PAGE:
*When you extend the bounds outwards, it means your tails are getting smaller.*1849

*The tails is what we subtracted, the total probabilities can get bigger and bigger, and go to 1 as N goes to infinity.*1855

*That should conform with your intuition because it means that, as you take more and more samples,*1865

*you are more and more likely to get accurate estimations of the global mean.*1873

*That is sort of reassuring that it worked out that way.*1878

*Let me show you where this number comes from, this 0.2266, that is the one part that I have not shown you yet.*1881

*That comes from this chart right here of the normal table, we are trying to find the probability that Z was greater than ¾.*1887

*Of course, ¾ in decimal is 0.75.*1899

*I just have to find 0.75 on this chart, here 0.7 over here and here is the 0.05.*1904

*I find their intersection, there it is 0.2266, that is the answer that I plugged into my calculations on the previous slide.*1915

*That was the only missing piece of the puzzle on the previous slide.*1930

*Everything else is supposed to make sense and you are supposed to understand the answer to example 2 now.*1934

*In example 3, we have students at a university and we are going to keep track of the number of units that they have taken.*1946

*It turns out that they have taken an average of 70 units, but their standard deviation is 20 units.*1954

*Most students are probably somewhere between 50 units and 90 units, averaging around 70 units.*1960

*We are going to assume that this is a normal distribution.*1966

*We are going to sample 9 students.*1970

*We are just going to go out and meet 9 students in the quad.*1972

*We are going to say, how many units have you taken?*1977

*We will do that 9 × and then we will calculate the average, just of those 9 students that we have met.*1981

*We do not have the time to meet every student in the university, *1989

*we will just sample 9 of them and calculate the average unit load of those 9 students.*1992

*The question is, are we likely to get an average between 67 and 73 units?*1997

*Let me show you how you think about that.*2005

*67 is 3 units down from the mean, that is 70 -3.*2008

*73 is 3 units up from the mean.*2015

*What we are really asking is, what is our chance that we will be within 3 units of the global mean.*2019

*The global mean is 70 units, the mean of the students that we are surveying is Y ̅.*2027

*We want Y ̅ - μ here to be 3 units, to be less than or equal to 3 units.*2034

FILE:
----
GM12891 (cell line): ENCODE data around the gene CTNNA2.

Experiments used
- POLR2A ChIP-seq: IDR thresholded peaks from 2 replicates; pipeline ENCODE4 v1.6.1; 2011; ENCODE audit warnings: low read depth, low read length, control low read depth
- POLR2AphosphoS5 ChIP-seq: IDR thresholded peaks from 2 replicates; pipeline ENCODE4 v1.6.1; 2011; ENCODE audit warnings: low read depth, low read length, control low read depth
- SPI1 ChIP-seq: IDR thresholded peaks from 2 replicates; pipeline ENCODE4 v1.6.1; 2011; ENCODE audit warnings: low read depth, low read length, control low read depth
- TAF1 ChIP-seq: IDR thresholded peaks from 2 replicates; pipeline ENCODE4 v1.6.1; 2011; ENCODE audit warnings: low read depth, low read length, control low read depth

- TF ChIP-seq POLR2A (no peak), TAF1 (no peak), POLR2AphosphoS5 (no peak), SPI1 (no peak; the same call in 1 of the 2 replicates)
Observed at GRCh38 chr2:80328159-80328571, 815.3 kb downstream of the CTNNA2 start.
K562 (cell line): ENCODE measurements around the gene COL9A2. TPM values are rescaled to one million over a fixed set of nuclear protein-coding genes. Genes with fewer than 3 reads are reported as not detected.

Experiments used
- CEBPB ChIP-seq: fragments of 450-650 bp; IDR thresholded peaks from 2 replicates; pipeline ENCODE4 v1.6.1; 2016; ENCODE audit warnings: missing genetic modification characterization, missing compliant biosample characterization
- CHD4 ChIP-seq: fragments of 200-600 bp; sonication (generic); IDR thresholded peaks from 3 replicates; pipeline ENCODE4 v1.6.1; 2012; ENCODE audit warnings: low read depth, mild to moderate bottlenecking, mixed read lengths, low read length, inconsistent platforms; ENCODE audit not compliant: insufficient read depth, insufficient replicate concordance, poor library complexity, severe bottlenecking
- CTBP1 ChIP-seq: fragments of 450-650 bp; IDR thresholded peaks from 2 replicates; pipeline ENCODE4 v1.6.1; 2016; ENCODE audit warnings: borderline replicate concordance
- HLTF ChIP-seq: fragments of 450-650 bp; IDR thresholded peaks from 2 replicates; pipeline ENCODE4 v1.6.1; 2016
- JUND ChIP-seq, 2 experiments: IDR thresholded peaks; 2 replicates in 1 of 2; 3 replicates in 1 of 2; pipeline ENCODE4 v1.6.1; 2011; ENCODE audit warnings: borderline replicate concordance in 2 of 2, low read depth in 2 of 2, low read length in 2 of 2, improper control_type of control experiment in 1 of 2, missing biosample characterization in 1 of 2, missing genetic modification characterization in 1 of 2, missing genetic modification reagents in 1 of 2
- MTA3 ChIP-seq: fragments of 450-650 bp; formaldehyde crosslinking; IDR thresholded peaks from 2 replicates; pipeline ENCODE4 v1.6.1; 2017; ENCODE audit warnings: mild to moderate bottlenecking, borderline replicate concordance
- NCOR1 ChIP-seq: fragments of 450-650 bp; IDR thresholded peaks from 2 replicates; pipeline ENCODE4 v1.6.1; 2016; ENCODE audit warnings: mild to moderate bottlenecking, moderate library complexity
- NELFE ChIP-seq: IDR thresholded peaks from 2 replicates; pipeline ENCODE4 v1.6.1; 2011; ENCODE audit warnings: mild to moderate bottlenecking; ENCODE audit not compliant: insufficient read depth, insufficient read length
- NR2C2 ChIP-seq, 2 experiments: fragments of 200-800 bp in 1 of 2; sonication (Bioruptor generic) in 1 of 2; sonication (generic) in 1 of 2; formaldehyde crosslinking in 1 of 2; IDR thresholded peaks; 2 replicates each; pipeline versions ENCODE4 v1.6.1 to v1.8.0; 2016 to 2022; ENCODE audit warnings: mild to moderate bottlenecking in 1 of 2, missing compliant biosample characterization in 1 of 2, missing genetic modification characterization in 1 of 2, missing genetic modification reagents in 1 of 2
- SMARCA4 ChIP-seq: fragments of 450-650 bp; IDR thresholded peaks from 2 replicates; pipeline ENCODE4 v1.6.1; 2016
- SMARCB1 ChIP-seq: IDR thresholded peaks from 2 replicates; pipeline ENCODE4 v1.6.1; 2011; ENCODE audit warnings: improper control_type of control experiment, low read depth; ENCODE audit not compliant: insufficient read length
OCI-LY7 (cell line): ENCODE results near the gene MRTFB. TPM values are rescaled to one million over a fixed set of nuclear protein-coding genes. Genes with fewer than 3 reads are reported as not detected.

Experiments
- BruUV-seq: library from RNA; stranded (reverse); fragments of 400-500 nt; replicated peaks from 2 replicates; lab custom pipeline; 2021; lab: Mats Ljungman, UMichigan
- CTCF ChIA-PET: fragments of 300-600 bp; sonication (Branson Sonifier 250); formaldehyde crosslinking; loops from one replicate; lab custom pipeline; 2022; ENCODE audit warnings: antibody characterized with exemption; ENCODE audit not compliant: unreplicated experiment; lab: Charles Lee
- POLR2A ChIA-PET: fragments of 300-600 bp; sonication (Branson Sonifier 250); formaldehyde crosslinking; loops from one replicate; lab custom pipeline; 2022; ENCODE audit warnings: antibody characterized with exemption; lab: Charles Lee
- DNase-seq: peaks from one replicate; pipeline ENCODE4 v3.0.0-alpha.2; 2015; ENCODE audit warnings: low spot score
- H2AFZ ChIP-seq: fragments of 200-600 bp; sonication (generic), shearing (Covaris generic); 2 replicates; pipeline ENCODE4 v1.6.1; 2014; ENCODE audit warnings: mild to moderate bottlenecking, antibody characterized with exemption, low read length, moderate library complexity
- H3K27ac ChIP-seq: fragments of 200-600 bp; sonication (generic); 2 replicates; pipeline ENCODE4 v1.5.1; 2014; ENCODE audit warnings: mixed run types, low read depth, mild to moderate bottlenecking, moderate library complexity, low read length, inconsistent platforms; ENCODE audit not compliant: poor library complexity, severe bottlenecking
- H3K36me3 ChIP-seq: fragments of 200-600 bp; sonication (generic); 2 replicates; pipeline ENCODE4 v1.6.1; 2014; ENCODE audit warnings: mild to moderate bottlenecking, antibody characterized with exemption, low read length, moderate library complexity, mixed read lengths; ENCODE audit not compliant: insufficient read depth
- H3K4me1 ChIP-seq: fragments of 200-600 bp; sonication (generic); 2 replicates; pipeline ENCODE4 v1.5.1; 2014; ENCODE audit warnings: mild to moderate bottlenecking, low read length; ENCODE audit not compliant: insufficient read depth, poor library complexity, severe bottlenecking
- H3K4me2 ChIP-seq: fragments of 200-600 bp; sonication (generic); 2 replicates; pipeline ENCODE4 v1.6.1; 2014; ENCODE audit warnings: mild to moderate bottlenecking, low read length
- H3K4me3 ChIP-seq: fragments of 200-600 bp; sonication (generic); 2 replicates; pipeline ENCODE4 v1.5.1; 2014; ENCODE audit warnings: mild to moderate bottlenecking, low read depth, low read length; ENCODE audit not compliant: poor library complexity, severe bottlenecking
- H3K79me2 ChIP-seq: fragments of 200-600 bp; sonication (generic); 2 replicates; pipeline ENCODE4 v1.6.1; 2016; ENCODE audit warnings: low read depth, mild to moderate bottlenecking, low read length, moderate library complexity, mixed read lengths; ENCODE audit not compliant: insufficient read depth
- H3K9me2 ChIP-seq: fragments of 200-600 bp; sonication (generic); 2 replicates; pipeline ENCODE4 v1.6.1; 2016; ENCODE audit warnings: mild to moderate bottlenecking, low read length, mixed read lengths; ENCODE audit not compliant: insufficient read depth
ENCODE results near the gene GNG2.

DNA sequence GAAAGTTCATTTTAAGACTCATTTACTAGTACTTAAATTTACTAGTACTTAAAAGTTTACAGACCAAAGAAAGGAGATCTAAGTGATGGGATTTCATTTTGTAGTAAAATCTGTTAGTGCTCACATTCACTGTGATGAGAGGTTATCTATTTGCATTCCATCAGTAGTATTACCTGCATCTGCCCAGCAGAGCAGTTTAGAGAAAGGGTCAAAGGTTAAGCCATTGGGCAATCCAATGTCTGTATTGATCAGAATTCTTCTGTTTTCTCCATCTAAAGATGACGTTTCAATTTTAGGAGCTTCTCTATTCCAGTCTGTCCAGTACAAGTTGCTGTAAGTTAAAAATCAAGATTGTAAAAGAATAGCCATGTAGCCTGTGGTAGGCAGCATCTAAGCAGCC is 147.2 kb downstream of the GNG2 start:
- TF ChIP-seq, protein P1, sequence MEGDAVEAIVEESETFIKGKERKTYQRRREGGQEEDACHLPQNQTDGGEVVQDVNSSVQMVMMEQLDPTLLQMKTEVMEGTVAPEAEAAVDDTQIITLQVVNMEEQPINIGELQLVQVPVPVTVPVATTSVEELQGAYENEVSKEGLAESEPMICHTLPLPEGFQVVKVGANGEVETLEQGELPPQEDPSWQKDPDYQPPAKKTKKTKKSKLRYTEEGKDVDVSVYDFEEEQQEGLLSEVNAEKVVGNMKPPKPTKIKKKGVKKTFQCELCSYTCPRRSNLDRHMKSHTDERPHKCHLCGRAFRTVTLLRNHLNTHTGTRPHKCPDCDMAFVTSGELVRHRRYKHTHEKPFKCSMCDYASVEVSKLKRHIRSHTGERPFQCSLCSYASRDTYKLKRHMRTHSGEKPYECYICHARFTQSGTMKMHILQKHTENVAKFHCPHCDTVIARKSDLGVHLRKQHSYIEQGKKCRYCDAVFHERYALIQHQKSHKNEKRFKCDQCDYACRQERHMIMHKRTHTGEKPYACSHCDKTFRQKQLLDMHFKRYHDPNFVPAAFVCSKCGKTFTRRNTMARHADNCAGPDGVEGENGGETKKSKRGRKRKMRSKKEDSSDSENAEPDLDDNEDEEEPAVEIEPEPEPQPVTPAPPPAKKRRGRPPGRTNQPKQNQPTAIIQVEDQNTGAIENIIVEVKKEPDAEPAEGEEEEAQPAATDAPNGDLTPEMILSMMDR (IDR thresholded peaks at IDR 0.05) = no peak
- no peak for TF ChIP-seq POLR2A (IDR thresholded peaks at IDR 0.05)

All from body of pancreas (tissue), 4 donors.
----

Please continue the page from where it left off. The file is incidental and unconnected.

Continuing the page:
*That is to get Y ̅ between 67 and 73, that is what we want to study there.*2043

*Remember, the whole point is that we want to convert this into a standard normal variable.*2054

*Our standard normal variable is always √N/σ × Y ̅ – μ. *2060

*I'm going to multiply on some factors of √N/σ.*2068

*√N/σ × Y ̅ - μ is less than or equal to 3 √N/σ.*2075

*The whole point of that was that gives me a standard normal variable.*2086

*I want to find now the probability that a standard normal variable will be within this range.*2092

*√N, what is my N, that is the number of students that I'm sampling, that is 9.*2098

*√N is going to be 3, that is coming from the √9 there, that is not the 3 that I found up above.*2103

*The σ is the standard deviation of the population which is given to me to be 20 units.*2113

*That is going to be 20 and my Z should be less than or equal to 3 × 3/20.*2123

*9/20, I can convert that into a decimal, I think it is going to be useful 1/20 is 0.0579.*2134

*9 of those is 0.45.*2141

*We really want to find that probability that Z and absolute value is less than 0.45.*2147

*Let me draw a picture of what I'm trying to calculate here.*2155

*It is always very useful to draw pictures of these normal distributions.*2158

*I hope to keep track of what you are looking up on the table.*2162

*In this case, I wanted to be between -0.45 and 0.45.*2165

*Those were not very symmetric there, that should be symmetric because 0.45 is the same distance on either side, there is 0.45.*2172

*I'm looking for that area in between there.*2182

*The probability that the absolute value of Z is less than 0.45.*2186

*Another way to find that would be the probability that -0.45 is less than Z, is less than 0.45.*2196

*That is not something that the table will tell me directly.*2206